North Korean leader Kim Jong-Un stayed out of public sight Saturday, as mystery over his whereabouts deepened.
He was conspicuously absent on Saturday at the 88th anniversary of the Korean People’s Revolutionary Army (KPRA).
His absence further fuelled speculations about his health, with unconfirmed reports that he was vegetating after a cardiac operation that went wrong.
Some reports even pronounced him dead.
There was no word from the reclusive nation’s tightly controlled media.
The last time the country’s media reported anything about Kim was on 11 April, when he presided over a meeting.
Since then the media have carried zero report the 36-year-old leader.
Pyongyang’s propaganda outlets on Saturday instead hyped the 88th anniversary of the birth of the Korean People’s Revolutionary Army (KPRA).
The official Korean Central News Agency detailed the history of the KPRA.
It began with the formation of the anti-Japanese people’s guerrilla army by Kim Il-sung, late grandfather of the current leader.
Korea was under Japan’s brutal colonial rule at that time.
In an editorial, the Rodong Sinmun, the organ of the North’s ruling party, stressed Kim Jong-un’s call for bolstering the military power.
The paper also urged the further strengthening of the entire army’s support for his leadership.
A South Korean Joint Chiefs of Staff officer said later in the day no unusual signs regarding the anniversary have been detected in North Korea.
Meanwhile, Reuters said China has dispatched a team of medical doctors and officials to North Korea “to advise on” Kim. It quoted three unnamed people familiar with the situation.
The delegation, led by a senior member of the Chinese Communist Party’s International Liaison Department, left Beijing for North Korea on Thursday, it added.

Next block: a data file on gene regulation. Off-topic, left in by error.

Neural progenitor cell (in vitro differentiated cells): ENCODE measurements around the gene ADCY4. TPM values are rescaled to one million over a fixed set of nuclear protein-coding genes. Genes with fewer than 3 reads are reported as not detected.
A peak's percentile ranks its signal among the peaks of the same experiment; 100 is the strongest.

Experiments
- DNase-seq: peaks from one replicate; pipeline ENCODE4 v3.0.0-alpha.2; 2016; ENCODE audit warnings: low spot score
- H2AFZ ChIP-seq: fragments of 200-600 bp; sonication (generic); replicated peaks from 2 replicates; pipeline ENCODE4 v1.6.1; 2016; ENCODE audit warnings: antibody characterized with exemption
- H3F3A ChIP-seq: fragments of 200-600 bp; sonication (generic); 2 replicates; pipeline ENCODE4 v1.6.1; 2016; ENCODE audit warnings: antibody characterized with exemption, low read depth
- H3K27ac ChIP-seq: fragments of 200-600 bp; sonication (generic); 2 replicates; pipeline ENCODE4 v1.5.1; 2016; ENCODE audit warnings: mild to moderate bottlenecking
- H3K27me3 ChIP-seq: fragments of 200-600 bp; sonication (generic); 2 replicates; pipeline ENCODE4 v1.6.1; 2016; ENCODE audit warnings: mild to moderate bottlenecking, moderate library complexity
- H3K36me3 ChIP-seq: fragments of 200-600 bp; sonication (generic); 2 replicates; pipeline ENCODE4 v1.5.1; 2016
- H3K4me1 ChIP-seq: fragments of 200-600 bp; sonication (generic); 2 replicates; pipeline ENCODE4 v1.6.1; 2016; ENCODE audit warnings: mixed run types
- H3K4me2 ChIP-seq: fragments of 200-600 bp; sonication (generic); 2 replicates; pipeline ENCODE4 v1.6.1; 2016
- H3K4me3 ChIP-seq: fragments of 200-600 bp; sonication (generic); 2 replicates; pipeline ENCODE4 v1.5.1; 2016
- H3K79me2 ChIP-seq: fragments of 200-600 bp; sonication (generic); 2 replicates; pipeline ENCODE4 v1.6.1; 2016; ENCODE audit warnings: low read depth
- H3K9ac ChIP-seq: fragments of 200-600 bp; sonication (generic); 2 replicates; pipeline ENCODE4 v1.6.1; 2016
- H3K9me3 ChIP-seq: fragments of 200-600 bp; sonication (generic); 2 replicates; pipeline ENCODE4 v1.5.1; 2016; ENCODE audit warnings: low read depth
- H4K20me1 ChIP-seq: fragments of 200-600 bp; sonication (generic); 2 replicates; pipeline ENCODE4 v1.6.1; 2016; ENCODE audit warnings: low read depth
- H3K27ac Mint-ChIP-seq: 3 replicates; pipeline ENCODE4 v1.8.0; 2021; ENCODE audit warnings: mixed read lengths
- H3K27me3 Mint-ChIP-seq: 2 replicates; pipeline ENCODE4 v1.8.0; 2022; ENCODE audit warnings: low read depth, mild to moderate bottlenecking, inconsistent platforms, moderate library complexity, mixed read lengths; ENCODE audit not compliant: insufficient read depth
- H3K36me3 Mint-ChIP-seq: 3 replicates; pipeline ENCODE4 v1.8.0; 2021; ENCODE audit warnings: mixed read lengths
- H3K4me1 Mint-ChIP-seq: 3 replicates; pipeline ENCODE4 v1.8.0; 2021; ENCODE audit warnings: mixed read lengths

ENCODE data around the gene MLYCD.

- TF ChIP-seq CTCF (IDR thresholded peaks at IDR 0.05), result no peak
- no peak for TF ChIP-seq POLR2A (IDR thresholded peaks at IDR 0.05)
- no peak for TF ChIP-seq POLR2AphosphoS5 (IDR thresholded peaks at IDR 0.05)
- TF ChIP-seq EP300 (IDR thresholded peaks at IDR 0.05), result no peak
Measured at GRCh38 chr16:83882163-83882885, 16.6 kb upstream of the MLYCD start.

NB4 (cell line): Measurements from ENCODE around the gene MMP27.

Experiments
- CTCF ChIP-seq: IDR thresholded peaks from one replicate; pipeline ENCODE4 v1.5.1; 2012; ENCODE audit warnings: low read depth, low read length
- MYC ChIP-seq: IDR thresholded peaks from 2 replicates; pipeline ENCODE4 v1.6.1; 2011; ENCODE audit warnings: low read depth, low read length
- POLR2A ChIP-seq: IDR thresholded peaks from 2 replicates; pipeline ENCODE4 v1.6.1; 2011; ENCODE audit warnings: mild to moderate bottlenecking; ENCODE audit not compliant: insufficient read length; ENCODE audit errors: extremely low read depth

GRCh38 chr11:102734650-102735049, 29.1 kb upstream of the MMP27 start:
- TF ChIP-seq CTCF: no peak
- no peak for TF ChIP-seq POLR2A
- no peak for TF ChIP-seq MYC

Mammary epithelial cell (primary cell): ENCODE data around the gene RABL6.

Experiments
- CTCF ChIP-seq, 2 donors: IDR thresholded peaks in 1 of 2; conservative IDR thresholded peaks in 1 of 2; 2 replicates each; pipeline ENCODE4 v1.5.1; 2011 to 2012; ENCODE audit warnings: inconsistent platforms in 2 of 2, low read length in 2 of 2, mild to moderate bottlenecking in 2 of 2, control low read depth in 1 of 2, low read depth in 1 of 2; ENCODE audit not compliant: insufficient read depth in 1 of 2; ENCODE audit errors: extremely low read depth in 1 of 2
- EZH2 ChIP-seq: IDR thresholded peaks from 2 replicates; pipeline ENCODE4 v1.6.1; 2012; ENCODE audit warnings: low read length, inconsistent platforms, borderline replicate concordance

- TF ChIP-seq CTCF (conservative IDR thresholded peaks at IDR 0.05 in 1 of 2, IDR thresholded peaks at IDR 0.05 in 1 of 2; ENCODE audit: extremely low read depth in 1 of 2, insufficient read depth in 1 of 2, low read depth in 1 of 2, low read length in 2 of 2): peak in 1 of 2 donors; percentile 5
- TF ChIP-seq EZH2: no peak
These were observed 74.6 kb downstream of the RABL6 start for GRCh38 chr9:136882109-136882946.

Rueters also reported the spotting of a special train possibly belonging to North Korean leader Kim Jong Un at a resort town in the country.
The train was spotted in a satellite image reviewed by a Washington-based North Korea monitoring project.
The monitoring project, 38 North, said in its report on Saturday that the train was parked at the “leadership station” in Wonsan on April 21 and April 23. The station is reserved for the use of the Kim family, it said.
Though the group said it was probably Kim Jong Un’s train, Reuters has not been able to confirm that independently, or whether he was in Wonsan.
“The train’s presence does not prove the whereabouts of the North Korean leader or indicate anything about his health but it does lend weight to reports that Kim is staying at an elite area on the country’s eastern coast,” the report said.
Speculation about Kim’s health first arose due to his absence from the anniversary of the birthday of North Korea’s founding father and Kim’s grandfather, Kim Il Sung, on April 15.
A third-generation hereditary leader who came to power after his father’s death in 2011, Kim Jong Un has no clear successor in a nuclear-armed country, which could present major international risk.
Daily NK, a Seoul-based website that reports on North Korea, cited one unnamed source in North Korea on Monday as saying that Kim had undergone medical treatment in the resort county of Hyangsan north of the capital Pyongyang.
It said that Kim was recovering after undergoing a cardiovascular procedure on April 12.
Since then, multiple South Korean media reports have cited unnamed sources this week saying that Kim might be staying in the Wonsan area.
On Friday, local news agency Newsis cited South Korean intelligence sources as reporting that a special train for Kim’s use had been seen in Wonsan, while Kim’s private plane remained in Pyongyang.
Newsis reported Kim may be sheltering from COVID-19, the respiratory disease caused by the novel coronavirus.
Kim, believed to be 36, has disappeared from coverage in North Korean state media before.
In 2014, he vanished for more than a month and North Korean state TV later showed him walking with a limp.
Speculation about his health has been fanned by his heavy smoking, apparent weight gain since taking power and family history of cardiovascular problems